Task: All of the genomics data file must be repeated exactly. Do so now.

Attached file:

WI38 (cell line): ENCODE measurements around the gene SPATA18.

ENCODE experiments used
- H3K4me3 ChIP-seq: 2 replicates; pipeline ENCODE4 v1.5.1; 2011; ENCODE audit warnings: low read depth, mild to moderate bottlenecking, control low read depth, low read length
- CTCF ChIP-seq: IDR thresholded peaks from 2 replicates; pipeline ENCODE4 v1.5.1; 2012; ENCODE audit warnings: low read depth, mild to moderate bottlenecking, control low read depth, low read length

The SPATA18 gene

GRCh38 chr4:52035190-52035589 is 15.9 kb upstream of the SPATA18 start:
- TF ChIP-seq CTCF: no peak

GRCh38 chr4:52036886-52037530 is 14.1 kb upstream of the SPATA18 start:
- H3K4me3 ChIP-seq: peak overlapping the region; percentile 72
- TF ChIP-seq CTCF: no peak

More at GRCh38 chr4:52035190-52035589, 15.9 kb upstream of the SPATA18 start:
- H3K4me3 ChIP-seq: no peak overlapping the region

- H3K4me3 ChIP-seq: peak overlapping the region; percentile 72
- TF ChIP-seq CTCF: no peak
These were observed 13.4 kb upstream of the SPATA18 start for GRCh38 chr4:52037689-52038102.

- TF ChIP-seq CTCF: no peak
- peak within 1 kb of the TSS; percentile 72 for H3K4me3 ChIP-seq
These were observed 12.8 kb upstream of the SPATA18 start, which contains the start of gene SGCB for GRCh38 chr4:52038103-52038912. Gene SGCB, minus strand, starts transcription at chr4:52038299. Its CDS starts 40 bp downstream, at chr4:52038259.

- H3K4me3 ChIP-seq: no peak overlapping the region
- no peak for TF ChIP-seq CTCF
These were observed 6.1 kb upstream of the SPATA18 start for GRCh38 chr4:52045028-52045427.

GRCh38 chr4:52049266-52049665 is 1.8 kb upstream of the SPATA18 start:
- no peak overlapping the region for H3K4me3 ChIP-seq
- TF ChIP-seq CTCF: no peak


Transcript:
WI38 (cell line): ENCODE measurements around the gene SPATA18.

ENCODE experiments used
- H3K4me3 ChIP-seq: 2 replicates; pipeline ENCODE4 v1.5.1; 2011; ENCODE audit warnings: low read depth, mild to moderate bottlenecking, control low read depth, low read length
- CTCF ChIP-seq: IDR thresholded peaks from 2 replicates; pipeline ENCODE4 v1.5.1; 2012; ENCODE audit warnings: low read depth, mild to moderate bottlenecking, control low read depth, low read length

The SPATA18 gene

GRCh38 chr4:52035190-52035589 is 15.9 kb upstream of the SPATA18 start:
- TF ChIP-seq CTCF: no peak

GRCh38 chr4:52036886-52037530 is 14.1 kb upstream of the SPATA18 start:
- H3K4me3 ChIP-seq: peak overlapping the region; percentile 72
- TF ChIP-seq CTCF: no peak

More at GRCh38 chr4:52035190-52035589, 15.9 kb upstream of the SPATA18 start:
- H3K4me3 ChIP-seq: no peak overlapping the region

- H3K4me3 ChIP-seq: peak overlapping the region; percentile 72
- TF ChIP-seq CTCF: no peak
These were observed 13.4 kb upstream of the SPATA18 start for GRCh38 chr4:52037689-52038102.

- TF ChIP-seq CTCF: no peak
- peak within 1 kb of the TSS; percentile 72 for H3K4me3 ChIP-seq
These were observed 12.8 kb upstream of the SPATA18 start, which contains the start of gene SGCB for GRCh38 chr4:52038103-52038912. Gene SGCB, minus strand, starts transcription at chr4:52038299. Its CDS starts 40 bp downstream, at chr4:52038259.

- H3K4me3 ChIP-seq: no peak overlapping the region
- no peak for TF ChIP-seq CTCF
These were observed 6.1 kb upstream of the SPATA18 start for GRCh38 chr4:52045028-52045427.

GRCh38 chr4:52049266-52049665 is 1.8 kb upstream of the SPATA18 start:
- no peak overlapping the region for H3K4me3 ChIP-seq
- TF ChIP-seq CTCF: no peak